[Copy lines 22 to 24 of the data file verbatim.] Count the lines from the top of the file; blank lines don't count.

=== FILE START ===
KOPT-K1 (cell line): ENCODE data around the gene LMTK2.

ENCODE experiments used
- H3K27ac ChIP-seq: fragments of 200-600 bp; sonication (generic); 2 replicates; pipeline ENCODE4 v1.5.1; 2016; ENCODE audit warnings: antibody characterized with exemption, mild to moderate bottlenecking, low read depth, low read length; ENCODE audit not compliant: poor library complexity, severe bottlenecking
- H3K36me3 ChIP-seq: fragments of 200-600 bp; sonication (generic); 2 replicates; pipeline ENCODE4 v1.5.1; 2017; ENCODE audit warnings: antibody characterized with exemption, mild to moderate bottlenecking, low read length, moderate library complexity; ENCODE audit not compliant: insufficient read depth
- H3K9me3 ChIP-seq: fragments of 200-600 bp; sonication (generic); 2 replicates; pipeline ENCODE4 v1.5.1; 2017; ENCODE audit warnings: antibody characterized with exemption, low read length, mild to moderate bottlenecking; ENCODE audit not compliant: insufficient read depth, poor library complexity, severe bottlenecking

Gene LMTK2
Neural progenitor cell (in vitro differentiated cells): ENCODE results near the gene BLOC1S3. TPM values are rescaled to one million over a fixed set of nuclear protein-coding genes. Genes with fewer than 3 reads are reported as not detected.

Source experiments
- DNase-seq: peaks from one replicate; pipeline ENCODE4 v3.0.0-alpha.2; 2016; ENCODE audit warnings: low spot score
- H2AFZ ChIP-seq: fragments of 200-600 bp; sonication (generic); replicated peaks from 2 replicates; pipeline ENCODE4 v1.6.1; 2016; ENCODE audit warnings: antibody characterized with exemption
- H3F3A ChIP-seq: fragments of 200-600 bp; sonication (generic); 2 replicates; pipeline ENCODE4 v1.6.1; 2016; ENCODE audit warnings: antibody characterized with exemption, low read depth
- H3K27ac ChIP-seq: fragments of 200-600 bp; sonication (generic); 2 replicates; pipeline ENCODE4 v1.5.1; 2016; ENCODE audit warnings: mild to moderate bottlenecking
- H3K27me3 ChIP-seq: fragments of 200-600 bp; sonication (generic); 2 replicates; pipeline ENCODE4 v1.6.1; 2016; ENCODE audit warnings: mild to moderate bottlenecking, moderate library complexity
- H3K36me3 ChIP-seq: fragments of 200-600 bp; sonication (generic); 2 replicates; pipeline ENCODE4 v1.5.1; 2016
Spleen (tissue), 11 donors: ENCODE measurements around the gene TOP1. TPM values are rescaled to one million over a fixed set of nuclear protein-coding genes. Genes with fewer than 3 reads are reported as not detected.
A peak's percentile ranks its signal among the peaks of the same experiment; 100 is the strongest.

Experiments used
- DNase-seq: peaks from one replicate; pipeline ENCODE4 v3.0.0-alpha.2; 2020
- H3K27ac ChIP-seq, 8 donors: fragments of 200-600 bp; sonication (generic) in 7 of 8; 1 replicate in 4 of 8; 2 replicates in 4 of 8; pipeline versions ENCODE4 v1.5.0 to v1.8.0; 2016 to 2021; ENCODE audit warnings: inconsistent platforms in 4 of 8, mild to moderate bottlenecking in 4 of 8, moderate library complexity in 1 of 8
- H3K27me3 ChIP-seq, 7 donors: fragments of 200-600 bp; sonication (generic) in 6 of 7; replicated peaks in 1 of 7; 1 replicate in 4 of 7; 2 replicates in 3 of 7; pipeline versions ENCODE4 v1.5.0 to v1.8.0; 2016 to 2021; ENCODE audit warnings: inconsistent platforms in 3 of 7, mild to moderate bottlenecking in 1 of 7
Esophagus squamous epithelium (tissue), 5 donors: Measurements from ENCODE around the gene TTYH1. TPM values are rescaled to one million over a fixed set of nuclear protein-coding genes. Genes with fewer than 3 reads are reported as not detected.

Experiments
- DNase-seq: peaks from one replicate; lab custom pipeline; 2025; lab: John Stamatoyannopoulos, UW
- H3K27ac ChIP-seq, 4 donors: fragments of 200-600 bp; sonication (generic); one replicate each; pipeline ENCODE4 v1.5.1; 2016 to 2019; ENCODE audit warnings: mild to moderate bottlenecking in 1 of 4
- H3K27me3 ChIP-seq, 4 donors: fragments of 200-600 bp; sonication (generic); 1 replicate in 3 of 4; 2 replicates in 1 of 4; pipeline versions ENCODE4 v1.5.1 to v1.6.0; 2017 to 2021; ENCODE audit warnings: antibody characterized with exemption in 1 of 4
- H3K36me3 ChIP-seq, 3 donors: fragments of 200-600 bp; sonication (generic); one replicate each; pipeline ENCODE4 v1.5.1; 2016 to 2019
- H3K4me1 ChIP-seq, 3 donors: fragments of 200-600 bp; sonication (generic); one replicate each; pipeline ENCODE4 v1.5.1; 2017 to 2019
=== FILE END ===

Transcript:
Experiments
- DNase-seq: peaks from one replicate; lab custom pipeline; 2025; lab: John Stamatoyannopoulos, UW
- H3K27ac ChIP-seq, 4 donors: fragments of 200-600 bp; sonication (generic); one replicate each; pipeline ENCODE4 v1.5.1; 2016 to 2019; ENCODE audit warnings: mild to moderate bottlenecking in 1 of 4